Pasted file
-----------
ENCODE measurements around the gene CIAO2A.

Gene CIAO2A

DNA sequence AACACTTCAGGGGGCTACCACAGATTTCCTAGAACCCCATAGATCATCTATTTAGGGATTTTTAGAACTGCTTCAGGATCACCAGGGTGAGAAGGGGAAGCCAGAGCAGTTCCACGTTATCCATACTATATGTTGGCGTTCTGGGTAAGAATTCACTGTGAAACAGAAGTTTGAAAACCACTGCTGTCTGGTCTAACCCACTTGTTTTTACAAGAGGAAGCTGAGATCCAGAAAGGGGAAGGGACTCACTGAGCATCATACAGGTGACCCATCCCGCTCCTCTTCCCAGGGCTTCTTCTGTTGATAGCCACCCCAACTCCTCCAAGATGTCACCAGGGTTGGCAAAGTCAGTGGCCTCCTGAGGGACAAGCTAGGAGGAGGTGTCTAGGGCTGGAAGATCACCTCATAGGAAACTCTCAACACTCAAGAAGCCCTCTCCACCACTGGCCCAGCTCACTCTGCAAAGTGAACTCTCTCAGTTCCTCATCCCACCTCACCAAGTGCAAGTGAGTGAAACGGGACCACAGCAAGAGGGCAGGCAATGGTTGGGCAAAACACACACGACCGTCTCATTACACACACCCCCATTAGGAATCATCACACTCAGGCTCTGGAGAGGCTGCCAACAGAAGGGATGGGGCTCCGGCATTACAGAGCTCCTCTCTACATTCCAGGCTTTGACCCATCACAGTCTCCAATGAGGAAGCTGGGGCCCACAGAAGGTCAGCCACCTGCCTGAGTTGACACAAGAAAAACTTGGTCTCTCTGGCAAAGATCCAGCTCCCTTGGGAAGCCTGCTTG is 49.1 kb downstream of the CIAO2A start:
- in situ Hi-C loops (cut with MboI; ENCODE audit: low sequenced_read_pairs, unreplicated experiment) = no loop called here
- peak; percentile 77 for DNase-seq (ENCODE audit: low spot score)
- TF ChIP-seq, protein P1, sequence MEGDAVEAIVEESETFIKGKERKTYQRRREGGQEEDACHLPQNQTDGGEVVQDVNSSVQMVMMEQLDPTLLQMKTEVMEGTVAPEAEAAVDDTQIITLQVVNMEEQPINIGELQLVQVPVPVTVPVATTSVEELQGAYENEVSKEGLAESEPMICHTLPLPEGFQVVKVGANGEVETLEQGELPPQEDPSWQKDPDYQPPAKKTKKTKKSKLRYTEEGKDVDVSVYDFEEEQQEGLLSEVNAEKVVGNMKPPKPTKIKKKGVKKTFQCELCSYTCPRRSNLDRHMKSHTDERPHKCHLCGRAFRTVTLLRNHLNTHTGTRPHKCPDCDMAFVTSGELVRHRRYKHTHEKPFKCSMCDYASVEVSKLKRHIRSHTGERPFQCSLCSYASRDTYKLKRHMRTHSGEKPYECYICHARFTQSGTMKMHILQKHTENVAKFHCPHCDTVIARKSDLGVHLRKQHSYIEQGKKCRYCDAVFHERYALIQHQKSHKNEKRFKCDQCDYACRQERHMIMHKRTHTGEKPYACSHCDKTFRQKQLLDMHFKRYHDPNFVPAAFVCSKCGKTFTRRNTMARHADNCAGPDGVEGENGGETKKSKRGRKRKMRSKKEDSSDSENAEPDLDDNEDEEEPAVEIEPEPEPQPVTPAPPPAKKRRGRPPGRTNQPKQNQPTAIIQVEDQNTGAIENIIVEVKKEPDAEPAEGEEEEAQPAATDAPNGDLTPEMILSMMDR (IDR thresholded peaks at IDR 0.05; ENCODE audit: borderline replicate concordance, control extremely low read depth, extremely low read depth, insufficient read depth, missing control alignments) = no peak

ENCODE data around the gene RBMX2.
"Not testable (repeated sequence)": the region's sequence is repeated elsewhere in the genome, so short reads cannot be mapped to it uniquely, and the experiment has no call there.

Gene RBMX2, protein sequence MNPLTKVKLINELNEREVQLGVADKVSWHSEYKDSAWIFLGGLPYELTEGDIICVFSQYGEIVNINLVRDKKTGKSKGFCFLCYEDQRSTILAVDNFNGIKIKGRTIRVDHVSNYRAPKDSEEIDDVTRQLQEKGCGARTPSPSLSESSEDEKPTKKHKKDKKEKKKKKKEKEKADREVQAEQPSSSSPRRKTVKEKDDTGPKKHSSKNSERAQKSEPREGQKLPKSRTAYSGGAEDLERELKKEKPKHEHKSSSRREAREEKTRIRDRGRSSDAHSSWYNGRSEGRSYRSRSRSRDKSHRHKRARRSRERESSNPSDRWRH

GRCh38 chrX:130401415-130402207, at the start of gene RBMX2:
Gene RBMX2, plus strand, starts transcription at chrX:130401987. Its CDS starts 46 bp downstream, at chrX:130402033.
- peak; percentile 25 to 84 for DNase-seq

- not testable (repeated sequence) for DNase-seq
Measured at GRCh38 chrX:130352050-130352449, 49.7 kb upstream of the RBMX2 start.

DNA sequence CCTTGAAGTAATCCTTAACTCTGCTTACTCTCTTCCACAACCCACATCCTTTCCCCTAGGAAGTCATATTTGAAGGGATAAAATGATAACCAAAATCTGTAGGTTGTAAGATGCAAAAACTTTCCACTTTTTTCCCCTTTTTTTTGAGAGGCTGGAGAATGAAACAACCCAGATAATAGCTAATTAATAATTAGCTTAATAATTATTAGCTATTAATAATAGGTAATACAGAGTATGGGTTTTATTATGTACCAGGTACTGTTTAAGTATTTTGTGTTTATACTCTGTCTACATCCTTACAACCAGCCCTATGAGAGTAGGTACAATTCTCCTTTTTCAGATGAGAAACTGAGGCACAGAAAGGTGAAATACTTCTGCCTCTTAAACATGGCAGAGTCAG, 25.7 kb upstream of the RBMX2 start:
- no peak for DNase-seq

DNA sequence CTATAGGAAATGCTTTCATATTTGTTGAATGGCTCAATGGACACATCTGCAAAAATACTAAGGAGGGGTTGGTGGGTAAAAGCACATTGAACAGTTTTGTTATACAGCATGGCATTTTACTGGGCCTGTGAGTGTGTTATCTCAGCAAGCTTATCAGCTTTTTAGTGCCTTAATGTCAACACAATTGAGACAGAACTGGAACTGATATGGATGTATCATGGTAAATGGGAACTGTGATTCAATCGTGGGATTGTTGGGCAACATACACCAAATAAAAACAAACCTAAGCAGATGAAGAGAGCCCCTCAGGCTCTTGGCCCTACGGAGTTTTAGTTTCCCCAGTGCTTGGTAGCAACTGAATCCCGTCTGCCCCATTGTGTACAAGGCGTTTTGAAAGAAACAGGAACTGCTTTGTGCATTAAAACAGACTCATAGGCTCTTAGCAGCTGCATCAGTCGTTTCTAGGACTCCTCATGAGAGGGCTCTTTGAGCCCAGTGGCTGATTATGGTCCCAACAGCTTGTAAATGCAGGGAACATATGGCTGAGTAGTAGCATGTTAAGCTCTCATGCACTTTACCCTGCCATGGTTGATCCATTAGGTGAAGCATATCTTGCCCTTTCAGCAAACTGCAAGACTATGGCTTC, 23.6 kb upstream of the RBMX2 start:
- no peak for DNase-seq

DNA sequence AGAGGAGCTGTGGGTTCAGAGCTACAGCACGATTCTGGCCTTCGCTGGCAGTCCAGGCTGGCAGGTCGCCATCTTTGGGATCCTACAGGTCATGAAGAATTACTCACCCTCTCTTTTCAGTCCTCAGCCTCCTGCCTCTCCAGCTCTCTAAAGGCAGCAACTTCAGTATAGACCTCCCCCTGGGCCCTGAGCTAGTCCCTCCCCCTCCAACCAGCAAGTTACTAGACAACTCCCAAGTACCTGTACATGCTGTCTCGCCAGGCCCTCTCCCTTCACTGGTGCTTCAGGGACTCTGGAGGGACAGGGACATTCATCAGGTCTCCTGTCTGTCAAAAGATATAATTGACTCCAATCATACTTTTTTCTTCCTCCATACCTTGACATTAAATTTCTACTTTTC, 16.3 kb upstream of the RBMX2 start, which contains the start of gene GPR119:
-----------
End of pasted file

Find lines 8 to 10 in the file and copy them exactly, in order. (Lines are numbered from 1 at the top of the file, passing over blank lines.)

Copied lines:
"Not testable (repeated sequence)": the region's sequence is repeated elsewhere in the genome, so short reads cannot be mapped to it uniquely, and the experiment has no call there.

Gene RBMX2, protein sequence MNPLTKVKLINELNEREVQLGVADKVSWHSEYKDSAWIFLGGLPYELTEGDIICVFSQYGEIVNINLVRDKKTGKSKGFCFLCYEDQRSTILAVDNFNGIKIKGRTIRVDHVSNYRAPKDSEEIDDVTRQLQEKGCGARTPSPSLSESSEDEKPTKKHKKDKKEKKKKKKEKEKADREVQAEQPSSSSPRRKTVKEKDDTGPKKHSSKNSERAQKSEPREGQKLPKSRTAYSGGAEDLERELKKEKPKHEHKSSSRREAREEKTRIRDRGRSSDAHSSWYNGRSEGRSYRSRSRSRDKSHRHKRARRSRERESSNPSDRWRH

GRCh38 chrX:130401415-130402207, at the start of gene RBMX2: